Five Fall Yard Safety Tips for Pets:

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  1. Composting is a wonderful, environmentally friendly way of breaking down kitchen waste into nutrient-packed matter for your garden. It can also sound like easily accessible table scraps to your pooch. Make sure that your compost bucket and pile are properly secured from pilfering prone canines. Decaying food waste naturally creates different types of mold. These molds produce spores that produce mycotoxins. Which, if ingested by your pet can result in tremors, vomiting, diarrhea and fever.
  2. There are three types of mushrooms when it comes to pets: safe, highly toxic and fatal. It is often difficult visually to identify which fungi fall into those three categories. And each type of toxic mushroom can contain its own symptoms ranging from hypersalivation, vomiting, diarrhea and increased urination to neurological signs, liver failure and death. It’s best to err on the side of caution and remove any mushroom that pops up in your yard.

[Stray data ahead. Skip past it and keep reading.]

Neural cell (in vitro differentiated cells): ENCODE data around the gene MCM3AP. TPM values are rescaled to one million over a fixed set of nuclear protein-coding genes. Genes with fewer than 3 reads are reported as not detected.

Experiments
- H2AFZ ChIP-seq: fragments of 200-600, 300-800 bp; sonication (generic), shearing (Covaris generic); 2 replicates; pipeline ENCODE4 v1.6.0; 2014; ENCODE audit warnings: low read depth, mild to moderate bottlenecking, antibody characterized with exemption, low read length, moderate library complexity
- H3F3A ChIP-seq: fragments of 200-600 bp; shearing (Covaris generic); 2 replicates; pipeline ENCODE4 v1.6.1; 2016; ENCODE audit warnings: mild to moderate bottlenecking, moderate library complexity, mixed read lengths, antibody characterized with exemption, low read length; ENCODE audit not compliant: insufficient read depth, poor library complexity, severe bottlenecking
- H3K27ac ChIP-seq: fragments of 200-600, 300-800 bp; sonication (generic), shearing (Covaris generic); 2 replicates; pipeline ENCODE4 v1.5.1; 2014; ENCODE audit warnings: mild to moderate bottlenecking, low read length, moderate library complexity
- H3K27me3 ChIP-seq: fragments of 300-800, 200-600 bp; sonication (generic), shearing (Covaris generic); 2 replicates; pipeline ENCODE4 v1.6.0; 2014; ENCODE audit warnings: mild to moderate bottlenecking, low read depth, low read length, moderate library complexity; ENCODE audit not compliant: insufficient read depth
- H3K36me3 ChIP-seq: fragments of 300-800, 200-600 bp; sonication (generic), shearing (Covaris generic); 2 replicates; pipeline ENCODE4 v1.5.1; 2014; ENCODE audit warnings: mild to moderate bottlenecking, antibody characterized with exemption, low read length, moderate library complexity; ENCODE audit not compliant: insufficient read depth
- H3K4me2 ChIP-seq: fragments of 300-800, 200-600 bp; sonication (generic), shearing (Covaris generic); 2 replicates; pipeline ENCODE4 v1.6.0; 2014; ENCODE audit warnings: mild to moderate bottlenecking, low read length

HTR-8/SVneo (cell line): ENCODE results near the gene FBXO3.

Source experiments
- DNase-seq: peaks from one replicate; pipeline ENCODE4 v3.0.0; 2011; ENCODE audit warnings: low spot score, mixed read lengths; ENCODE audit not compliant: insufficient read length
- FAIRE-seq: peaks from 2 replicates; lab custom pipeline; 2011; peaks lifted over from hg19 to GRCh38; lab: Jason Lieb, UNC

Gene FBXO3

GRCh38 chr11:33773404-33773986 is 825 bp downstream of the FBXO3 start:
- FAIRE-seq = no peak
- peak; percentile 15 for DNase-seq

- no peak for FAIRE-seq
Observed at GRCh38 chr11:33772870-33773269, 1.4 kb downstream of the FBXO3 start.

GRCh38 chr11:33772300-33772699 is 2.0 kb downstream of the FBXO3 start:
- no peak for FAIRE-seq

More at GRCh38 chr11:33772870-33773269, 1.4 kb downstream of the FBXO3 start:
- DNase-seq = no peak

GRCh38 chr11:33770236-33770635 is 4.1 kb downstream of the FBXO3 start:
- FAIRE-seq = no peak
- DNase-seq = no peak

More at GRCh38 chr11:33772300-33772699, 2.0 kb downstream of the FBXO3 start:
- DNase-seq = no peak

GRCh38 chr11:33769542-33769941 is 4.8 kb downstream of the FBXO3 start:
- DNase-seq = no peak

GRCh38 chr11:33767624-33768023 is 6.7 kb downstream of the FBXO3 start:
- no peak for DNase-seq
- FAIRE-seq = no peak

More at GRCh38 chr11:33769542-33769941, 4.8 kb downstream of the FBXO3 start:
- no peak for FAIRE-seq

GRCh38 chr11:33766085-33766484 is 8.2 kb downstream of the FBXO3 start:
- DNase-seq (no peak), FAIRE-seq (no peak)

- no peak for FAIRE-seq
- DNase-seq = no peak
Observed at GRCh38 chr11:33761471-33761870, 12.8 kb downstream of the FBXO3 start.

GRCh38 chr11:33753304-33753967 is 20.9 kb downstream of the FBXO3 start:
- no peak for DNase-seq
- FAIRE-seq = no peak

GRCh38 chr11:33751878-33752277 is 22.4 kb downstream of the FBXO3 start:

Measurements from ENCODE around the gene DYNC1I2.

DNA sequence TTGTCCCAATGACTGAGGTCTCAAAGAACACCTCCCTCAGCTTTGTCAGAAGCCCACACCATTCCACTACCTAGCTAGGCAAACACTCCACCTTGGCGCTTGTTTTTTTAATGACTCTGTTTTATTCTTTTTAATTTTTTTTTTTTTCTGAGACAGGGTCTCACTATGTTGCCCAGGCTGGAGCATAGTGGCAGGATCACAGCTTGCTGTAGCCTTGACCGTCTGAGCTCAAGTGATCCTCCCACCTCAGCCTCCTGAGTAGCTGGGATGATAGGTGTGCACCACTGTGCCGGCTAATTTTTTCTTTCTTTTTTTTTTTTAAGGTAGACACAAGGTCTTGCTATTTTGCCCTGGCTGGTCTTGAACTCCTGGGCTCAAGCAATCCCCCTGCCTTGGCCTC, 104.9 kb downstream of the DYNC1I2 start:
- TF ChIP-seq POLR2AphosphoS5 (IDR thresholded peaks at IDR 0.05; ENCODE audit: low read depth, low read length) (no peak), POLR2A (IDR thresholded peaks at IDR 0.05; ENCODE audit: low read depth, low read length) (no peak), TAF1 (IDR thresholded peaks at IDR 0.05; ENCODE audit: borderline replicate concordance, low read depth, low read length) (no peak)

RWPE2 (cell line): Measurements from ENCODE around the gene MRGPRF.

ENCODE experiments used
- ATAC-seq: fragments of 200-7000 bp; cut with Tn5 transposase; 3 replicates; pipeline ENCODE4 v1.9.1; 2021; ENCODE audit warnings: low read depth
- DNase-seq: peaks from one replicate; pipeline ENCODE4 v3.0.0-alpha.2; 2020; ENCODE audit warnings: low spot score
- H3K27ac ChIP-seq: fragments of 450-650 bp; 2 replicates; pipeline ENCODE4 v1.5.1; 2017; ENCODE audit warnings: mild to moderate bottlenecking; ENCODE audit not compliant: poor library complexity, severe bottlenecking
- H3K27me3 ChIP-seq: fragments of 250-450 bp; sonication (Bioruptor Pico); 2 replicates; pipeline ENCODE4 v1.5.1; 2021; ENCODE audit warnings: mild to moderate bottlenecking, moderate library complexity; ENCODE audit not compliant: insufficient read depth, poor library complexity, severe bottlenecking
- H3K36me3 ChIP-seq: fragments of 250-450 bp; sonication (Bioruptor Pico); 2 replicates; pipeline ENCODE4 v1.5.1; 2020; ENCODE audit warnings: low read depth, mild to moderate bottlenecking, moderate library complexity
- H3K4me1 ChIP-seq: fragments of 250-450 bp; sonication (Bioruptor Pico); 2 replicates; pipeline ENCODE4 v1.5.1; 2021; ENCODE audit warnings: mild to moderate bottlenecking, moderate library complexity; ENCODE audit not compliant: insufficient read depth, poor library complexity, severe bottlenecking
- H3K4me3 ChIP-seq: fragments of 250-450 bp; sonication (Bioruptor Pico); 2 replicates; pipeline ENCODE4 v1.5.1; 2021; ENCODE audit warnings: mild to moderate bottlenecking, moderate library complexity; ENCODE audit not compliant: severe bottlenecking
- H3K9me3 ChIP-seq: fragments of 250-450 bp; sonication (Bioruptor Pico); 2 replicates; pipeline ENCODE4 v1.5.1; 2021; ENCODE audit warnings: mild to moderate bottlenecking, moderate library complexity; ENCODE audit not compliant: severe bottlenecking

3. Fall plants such as Autumn Crocus, Lilies and Chrysanthemums make for a lovely garden view or flower arrangements but can be harmful to your pet if consumed. Autumn Crocus and Lilies are especially dangerous. Signs of ingestion are vomiting, diarrhea, weakness, multi-organ failure and death. 
  4. As trees begin to drop their seeds, be aware of your pet scavenging fallen nuts. These mouth-sized dangers are often picked up during walks or during play in the backyard. Fermented Black Walnuts, for example, contain a toxic ingredient called Tannic Acid, which can damage internal organs and cause lethargy. Ingestion of nuts, such as Acorns in their entirety, can potentially cause intestinal blockage, which can be life-threatening, and most cases require abdominal surgery to remove.
  5. The American Society for the Prevention of Cruelty to Animals, also known as the ASPCA, is a great online resource for toxic and non-toxic plants. ASPCA’s poison helpline (888)462-4435 is available 24/7, 365 days a year to help with any possible toxicity concerns or questions you may have in regard to poisonous plants or food, unprescribed drug ingestion in pets or exposure to household cleaning products.

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